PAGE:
Thank you to Penguin's First to Read program for this compelling debut novel!In Impossible Views of the World by Lucy Ives, heroine (or antiheroine?) Stella Krakus, a curator at a renowned art museum in New York, is having a pretty rough week. Her coworker and sometimes friend Paul has disappeared, her coworker and sometimes lover Fred cannot give her what she wants, and her soon-to-be ex-husband Whit is showing up in the most unwelcome of places.  She is hitting the dreadful "dead end" point in Thank you to Penguin's First to Read program for this compelling debut novel!In Impossible Views of the World by Lucy Ives, heroine (or antiheroine?) Stella Krakus, a curator at a renowned art museum in New York, is having a pretty rough week. Her coworker and sometimes friend Paul has disappeared, her coworker and sometimes lover Fred cannot give her what she wants, and her soon-to-be ex-husband Whit is showing up in the most unwelcome of places.  She is hitting the dreadful "dead end" point in her career and she's not even forty, and her glamorous mother Caro wants to talk out of the blue. Then there is the matter of her museum being taken over by a multinational water company that may want to take over the world...When Stella discovers a 19th-century map to a nonexistent Utopian community in Paul's desk, she is more than a little intrigued. She is doggedly determined to find out what it is for, who made it, and what Paul was doing with it before he disappeared. As Stella begins making connections with the map, poetry, a modern-day counterfeiting scheme, and phantom art in the archives of the museum, can she get to the bottom of the puzzle and still get her life together before it all spirals out of control?It is hard to sum up a book like this, where there is so much going on but so much of it rides on the backs of the characters. Stella is what I would almost call a stereotypical millennial (coming from a reviewer who also sees herself as one) and she is not always hard to relate to. Often, this book falls on pretensions. While this does make sense, given that it is written from the point of view of a Masters-educated art curator who was born to an elitist yuppy mother, it is a little off-putting for readers who are not dumb, but somehow don't understand a lot of the words/references in the book. The thing I really liked about the book was the prose. I know it is not to everyone's taste (Ives normally writes poetry, and it comes through), but I kind of liked the flowing prose. It is scattered with colloquial speech, as though to book is being narrated, which again many people don't like, but I felt it helped break up some of the monotony of the long and word-heavy phrases. (Will select some choice quotes and post them when the book comes out on August 1.)However, there was a lot of "stuff" about this book that I have a love/hate relationship with. Stella's character is flawed, which isn't a bad thing, but it is both easy and hard to relate to her- easy because I often fee the same way she does about jobs and relationships, hard because she often reacts so ambivalently to the bad shit around her that it is hard to even think she has emotions. In fact, the only time strong emotions are shown is when Stella is explaining her emotions of a past event. I get the whole "circumstances have made me numb," shtick, but this doesn't come through. The other characters are often caricatures of their given roles: the older, richer lover, the jilted ex husband, the slob boss, and the domineering mother. again, perhaps this is a take on the unreliable narrator trope so prominent in post-modern novels, but it doesn't translate here.Then there is the mystery of the plot. I think I was missing something, but I did not understand the resolution to anything except for Stella's work and love life. It was either an absurdist move of, "nothing is never really resolved," or I severely missed the point.And yet despite this, I found found Impossible Views simply impossible to put down. Maybe it is because I identified with the futile feeling of being slightly introverted while working in a competitive field in Manhattan, maybe because I am a little bit pretentious myself, but I was engrossed in Stella's imperfect little world, filled with elitists, old money, and art mysteries. Three stars, but a caveat that this will not be a read for everyone!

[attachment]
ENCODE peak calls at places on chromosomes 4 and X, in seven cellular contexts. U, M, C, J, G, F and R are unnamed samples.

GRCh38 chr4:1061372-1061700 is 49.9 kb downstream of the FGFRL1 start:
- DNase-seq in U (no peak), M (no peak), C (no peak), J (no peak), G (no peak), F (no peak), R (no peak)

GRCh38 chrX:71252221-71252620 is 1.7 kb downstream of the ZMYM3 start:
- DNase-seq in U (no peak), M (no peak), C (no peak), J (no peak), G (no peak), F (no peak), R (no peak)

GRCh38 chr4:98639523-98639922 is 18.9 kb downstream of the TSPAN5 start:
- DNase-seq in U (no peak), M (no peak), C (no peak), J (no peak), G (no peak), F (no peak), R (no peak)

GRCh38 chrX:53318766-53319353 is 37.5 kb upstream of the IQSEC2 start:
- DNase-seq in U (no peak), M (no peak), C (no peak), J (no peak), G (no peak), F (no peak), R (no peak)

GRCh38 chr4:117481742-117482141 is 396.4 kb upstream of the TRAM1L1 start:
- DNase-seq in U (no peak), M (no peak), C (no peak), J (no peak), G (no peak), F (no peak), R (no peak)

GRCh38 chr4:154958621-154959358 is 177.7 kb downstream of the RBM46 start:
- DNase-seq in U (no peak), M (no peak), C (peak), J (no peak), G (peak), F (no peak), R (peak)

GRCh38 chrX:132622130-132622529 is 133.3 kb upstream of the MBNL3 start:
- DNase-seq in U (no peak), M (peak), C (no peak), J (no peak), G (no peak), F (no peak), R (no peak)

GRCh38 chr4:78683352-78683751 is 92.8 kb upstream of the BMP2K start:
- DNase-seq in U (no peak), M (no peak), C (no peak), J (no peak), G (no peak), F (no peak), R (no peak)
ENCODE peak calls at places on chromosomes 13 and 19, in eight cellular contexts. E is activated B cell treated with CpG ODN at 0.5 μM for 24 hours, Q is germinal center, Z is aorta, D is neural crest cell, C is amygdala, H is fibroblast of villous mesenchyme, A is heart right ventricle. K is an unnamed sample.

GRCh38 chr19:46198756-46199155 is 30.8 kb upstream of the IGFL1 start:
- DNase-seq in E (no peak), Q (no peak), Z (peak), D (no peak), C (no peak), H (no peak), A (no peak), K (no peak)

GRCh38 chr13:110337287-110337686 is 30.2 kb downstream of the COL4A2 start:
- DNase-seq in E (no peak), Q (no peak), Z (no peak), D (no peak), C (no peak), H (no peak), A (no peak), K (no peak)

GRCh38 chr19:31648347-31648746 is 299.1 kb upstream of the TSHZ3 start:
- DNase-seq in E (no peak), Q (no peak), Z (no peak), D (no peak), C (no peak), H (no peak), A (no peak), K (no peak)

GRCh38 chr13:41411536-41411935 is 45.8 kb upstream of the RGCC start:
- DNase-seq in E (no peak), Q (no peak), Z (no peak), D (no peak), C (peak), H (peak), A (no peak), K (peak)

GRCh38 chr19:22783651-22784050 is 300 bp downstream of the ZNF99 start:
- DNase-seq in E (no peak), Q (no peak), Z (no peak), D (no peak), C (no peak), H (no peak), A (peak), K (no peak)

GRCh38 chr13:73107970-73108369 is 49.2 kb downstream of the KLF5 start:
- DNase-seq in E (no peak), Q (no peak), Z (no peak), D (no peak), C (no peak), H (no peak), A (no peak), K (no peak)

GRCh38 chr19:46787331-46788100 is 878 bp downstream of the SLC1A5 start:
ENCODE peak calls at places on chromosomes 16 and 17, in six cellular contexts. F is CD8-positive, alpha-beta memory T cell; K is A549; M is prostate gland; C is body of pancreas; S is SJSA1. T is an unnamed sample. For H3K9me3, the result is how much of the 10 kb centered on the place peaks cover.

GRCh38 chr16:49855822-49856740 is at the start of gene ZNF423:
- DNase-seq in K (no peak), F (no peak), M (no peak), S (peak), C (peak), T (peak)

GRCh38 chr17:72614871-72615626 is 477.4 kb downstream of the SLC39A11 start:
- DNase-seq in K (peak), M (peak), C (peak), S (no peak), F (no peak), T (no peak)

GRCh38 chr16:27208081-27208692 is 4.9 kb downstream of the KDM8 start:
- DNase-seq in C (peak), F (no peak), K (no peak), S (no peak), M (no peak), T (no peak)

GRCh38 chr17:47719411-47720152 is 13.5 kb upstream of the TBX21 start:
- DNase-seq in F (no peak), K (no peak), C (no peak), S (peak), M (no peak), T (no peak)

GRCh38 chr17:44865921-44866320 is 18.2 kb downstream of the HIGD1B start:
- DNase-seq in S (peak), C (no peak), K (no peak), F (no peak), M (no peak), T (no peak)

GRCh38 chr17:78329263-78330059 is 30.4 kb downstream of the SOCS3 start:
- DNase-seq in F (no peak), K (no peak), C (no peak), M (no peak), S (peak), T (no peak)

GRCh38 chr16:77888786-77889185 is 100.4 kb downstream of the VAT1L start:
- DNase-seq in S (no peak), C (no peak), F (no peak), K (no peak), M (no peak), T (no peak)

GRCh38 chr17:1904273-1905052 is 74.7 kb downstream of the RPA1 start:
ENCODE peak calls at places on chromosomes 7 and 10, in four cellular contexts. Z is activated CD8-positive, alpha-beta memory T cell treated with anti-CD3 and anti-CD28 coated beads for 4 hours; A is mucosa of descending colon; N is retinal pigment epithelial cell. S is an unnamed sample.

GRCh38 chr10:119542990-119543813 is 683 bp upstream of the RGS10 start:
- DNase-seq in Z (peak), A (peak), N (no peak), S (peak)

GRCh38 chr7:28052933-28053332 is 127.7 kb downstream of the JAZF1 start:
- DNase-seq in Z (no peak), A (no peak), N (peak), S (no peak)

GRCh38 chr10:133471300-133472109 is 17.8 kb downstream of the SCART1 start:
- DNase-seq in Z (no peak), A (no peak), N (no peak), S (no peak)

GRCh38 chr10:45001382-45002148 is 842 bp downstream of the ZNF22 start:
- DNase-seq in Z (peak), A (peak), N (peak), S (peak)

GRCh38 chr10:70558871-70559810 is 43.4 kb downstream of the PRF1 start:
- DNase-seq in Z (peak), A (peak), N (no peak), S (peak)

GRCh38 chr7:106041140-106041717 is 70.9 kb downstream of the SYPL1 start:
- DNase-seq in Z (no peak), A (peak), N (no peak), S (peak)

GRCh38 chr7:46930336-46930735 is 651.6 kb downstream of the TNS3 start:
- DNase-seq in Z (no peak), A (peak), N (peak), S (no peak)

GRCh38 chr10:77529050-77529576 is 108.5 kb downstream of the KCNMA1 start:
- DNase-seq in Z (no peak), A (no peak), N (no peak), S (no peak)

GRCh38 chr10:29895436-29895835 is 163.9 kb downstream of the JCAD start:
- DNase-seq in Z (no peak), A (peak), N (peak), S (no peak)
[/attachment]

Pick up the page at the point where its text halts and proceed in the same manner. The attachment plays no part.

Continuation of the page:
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  • Pop Bop